Hyperhidrosis (Excessive Sweating)
Advanced Dermatology, PC Conditions Hyperhidrosis (Excessive Sweating)

What is Hyperhidrosis?

Sweating is a necessary bodily function that regulates body temperature. When sweat evaporates off your skin it cools you down, which is why you sweat when it is hot or when you’re exercising. Some people sweat more than might be necessary to cool their body, which medically is called hyperhidrosis. If you are sweating so much that it is affecting your well being then you may have this condition. Treatment options include prescription-strength antiperspirant, oral medications, Botox injections, iontophoresis, and miraDry electromagnetic energy treatments.

Palms, feet, underarms, and head are the most common areas where hyperhidrosis is evident. Excessive sweating in these areas can lead to spending a lot of time dealing with the sweat. This means changing clothes frequently, avoiding social situations where sweating would be visible, and generally having to go through extra effort to prevent, manage, and clean off sweat.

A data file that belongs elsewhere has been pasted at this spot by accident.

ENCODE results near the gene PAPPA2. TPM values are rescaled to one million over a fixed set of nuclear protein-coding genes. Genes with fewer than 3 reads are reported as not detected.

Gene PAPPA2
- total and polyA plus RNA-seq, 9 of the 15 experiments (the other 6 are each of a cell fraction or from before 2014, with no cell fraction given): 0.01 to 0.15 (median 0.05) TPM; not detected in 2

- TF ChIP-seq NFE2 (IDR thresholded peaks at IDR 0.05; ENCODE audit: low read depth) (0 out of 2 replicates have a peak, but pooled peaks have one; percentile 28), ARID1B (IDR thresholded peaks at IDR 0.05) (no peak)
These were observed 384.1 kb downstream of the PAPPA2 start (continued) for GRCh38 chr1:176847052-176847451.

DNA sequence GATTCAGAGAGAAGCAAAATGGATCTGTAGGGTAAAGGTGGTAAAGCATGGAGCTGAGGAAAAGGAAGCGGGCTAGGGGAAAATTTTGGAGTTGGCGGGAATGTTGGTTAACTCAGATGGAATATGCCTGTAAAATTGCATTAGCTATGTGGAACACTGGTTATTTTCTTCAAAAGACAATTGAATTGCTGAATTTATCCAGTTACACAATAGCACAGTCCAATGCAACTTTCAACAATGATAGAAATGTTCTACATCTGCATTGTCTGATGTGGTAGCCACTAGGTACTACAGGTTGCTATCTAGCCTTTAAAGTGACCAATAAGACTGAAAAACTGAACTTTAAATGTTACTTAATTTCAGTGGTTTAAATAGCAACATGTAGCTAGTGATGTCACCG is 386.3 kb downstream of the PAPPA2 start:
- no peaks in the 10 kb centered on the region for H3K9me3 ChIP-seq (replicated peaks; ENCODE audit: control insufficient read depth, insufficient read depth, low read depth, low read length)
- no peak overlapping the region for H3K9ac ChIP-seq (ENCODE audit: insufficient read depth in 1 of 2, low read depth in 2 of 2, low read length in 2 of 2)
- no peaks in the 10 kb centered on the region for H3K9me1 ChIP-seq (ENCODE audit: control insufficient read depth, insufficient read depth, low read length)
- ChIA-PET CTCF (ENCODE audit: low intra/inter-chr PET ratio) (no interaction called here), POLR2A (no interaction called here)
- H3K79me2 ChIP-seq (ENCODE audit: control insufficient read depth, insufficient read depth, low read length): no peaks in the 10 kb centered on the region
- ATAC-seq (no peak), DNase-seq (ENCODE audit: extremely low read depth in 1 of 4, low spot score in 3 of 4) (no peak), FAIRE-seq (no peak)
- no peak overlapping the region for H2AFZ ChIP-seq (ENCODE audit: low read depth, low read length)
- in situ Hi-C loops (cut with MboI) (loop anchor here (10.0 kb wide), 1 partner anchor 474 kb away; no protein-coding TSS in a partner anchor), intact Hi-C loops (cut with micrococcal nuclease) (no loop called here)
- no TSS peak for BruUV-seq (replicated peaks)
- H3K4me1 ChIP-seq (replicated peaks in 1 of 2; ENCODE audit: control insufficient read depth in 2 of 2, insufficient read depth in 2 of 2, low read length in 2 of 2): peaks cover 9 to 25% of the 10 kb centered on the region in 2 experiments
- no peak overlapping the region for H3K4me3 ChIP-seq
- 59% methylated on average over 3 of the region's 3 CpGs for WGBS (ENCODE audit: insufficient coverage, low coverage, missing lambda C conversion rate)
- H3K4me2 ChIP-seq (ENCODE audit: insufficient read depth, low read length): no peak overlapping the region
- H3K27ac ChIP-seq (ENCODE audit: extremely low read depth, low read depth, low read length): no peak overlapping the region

Treatments for hyperhidrosis often are best for a particular area. Some are more appropriate for treating sweat on the hands and feet while others are only used under the arms. Although the treatments effectively stop sweat in a certain area they do not impact thermoregulation, as the body has millions of sweat glands. For example, only 2-3% of the body’s sweat glands are under the arms.

What is Hyperhidrosis (Excessive Sweating)?

Hyperhidrosis is a condition in which affected individuals sweat excessively, no matter how often they apply – and reapply – antiperspirant.  Hyperhidrosis is a very common condition, affecting both men and women equally. To hide this embarrassing condition from others, individuals often resort to wearing dark clothes or changing multiple times each day. Hyperhidrosis can occur nearly anywhere on the body. Patients often complain about excessive underarm sweating, as this is especially noticeable. Hyperhidrosis can be treated in a number of different ways.